What Richard Did Leonard Abrahamson

What Richard Did Leonard Abrahamson
Executed as a straightforward character piece, unfettered by undue didactics or a distracting aesthetic trajectory, Leonard Abrahamson's humble teen drama, What Richard Did, explores the fleeting fragility of a seemingly charmed life. It plays off the observation that a single bad decision or judgement call can change life drastically, forcing internal moral analysis and introspection onto even the most carefree and privileged of people.

Based on the Kevin Power novel Bad Day in Blackrock, this forced identity deconstruction finds Richard (Jack Reynor), a high school rugby star coasting his way through the summer before college, drinking and carousing with friends, trying to win the heart, or the panties, of local hottie Lara (Roísín Murphy).

Used to getting what he wants without struggle or external resistance, he finds his patience tested as fellow rugby buddy and ersatz black sheep Conor (Sam Keeley) maintains his friendship with Lara despite Richard's metaphoric stamp of ownership.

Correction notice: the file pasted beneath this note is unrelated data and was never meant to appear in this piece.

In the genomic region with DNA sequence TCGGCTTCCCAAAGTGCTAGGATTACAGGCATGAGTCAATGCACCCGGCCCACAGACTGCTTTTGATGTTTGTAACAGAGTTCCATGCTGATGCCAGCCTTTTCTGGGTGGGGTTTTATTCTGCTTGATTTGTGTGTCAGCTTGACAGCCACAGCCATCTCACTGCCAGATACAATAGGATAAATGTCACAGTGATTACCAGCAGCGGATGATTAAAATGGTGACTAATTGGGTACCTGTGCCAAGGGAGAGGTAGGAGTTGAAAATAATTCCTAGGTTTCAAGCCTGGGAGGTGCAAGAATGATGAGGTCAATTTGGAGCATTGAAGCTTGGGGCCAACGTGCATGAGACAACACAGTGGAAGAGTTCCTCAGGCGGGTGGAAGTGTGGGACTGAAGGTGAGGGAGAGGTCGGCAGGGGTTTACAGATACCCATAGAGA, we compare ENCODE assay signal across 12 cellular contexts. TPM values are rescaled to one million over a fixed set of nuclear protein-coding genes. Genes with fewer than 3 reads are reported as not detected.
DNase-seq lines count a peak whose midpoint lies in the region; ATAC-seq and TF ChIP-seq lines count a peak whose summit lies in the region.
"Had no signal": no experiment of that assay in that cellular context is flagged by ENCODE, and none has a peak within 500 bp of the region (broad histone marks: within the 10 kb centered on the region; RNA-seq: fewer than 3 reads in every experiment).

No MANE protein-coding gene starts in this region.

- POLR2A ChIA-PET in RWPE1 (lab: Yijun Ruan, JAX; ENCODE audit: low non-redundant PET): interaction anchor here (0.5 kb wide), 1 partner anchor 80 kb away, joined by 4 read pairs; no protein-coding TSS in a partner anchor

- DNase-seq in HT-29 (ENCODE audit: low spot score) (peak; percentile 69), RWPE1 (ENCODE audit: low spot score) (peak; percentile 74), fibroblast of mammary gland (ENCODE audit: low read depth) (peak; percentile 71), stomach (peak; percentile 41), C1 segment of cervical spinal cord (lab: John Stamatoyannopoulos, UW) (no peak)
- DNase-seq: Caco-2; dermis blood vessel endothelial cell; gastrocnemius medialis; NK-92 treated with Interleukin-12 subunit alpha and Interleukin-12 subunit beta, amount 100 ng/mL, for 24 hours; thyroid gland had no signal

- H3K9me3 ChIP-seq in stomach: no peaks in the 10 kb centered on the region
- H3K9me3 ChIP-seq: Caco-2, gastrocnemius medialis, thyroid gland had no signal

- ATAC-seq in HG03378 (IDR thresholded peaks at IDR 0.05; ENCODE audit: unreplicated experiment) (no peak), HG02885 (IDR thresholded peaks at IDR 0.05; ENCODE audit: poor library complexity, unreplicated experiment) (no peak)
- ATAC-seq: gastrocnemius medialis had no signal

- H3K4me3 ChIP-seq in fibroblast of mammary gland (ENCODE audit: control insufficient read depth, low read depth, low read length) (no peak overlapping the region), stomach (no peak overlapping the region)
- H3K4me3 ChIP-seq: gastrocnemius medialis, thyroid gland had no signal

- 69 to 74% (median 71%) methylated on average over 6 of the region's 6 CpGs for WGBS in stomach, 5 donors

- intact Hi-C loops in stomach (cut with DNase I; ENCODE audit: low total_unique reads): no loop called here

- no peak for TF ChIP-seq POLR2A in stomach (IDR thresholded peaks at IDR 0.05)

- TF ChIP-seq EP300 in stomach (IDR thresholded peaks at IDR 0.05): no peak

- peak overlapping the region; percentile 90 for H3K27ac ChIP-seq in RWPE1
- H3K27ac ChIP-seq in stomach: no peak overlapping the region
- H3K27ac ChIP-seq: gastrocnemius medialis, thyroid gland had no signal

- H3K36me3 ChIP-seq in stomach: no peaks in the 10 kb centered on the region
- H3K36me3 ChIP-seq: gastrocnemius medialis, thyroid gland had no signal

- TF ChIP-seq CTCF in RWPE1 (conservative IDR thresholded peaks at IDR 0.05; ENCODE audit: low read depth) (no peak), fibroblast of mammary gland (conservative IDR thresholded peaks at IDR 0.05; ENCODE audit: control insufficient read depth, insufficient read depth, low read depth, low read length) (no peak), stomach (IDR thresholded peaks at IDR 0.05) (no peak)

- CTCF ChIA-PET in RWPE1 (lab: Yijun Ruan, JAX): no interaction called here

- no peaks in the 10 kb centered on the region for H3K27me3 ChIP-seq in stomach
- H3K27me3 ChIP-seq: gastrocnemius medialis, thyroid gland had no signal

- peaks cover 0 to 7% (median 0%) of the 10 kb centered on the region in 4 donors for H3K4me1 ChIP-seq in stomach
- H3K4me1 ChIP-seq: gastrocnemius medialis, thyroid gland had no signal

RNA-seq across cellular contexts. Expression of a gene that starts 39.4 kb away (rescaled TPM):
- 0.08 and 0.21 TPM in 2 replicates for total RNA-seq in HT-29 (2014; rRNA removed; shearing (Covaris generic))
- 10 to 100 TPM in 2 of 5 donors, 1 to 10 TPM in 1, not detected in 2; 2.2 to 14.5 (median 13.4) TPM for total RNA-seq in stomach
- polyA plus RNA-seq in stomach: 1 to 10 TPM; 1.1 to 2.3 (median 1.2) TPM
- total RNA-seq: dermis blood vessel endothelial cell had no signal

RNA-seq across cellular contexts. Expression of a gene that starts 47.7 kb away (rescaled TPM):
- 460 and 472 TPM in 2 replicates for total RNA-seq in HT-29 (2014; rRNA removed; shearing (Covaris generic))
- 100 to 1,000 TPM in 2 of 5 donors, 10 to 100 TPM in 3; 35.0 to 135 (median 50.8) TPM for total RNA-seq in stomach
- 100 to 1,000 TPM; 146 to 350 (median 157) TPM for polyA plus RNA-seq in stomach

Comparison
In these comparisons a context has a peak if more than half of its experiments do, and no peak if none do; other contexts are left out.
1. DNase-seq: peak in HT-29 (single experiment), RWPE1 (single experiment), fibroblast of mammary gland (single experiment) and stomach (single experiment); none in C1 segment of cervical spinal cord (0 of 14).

While jealousy in a teen love triangle isn't exactly an original concept, the low-key depiction of these relationships and the naturalistic handling of teen socialization keeps structural dignity in check. Without awkward exposition, we get a true sense of how this particular social lexicon exists, as well as its power dynamics.

No one calls Richard a golden boy or overtly kisses his ass, but we still get a sense that he's never experienced being an outsider or would even know how to approach questioning his desires or will. This is why a mid-movie fight changes everything so dramatically, forcing this affable, but dim, pretty boy to look at himself as an imperfect being, much to his astonishment and devastation.

Director Leonard Abrahamson maintains his subdued vision, allowing performances and extended moments of reflection assess how Richard and everyone around him copes with tragedy. But in doing so, there's a strange emotional distance that keeps this sombre morality play from packing a bigger punch than it could.

Because our protagonist is only beginning to discover the entire gamut of human complexity, our perspective on the situation is limited to his understanding of it, which is unfortunate, because even by the end of the film, he's not particularly deep. (Element Pictures)